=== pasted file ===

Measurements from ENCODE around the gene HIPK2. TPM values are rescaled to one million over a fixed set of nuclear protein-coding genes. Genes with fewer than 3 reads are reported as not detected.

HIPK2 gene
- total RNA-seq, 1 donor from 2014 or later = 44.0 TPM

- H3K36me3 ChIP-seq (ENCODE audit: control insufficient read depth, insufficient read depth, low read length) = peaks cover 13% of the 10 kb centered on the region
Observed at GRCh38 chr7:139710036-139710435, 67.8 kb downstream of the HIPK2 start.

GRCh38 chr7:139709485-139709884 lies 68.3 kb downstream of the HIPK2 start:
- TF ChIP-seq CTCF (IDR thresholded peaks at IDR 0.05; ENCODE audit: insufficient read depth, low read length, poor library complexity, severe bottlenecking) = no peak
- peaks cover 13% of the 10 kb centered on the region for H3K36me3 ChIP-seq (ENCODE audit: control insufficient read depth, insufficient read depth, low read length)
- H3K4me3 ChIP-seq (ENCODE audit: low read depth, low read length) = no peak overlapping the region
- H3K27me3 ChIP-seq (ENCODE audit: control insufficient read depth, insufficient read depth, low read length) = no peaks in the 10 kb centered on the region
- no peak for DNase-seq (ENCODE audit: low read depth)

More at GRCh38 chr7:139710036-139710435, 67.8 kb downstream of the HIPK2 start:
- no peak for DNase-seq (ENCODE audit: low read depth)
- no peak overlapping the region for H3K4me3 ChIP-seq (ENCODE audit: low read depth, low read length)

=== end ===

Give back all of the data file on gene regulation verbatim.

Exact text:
Measurements from ENCODE around the gene HIPK2. TPM values are rescaled to one million over a fixed set of nuclear protein-coding genes. Genes with fewer than 3 reads are reported as not detected.

HIPK2 gene
- total RNA-seq, 1 donor from 2014 or later = 44.0 TPM

- H3K36me3 ChIP-seq (ENCODE audit: control insufficient read depth, insufficient read depth, low read length) = peaks cover 13% of the 10 kb centered on the region
Observed at GRCh38 chr7:139710036-139710435, 67.8 kb downstream of the HIPK2 start.

GRCh38 chr7:139709485-139709884 lies 68.3 kb downstream of the HIPK2 start:
- TF ChIP-seq CTCF (IDR thresholded peaks at IDR 0.05; ENCODE audit: insufficient read depth, low read length, poor library complexity, severe bottlenecking) = no peak
- peaks cover 13% of the 10 kb centered on the region for H3K36me3 ChIP-seq (ENCODE audit: control insufficient read depth, insufficient read depth, low read length)
- H3K4me3 ChIP-seq (ENCODE audit: low read depth, low read length) = no peak overlapping the region
- H3K27me3 ChIP-seq (ENCODE audit: control insufficient read depth, insufficient read depth, low read length) = no peaks in the 10 kb centered on the region
- no peak for DNase-seq (ENCODE audit: low read depth)

More at GRCh38 chr7:139710036-139710435, 67.8 kb downstream of the HIPK2 start:
- no peak for DNase-seq (ENCODE audit: low read depth)
- no peak overlapping the region for H3K4me3 ChIP-seq (ENCODE audit: low read depth, low read length)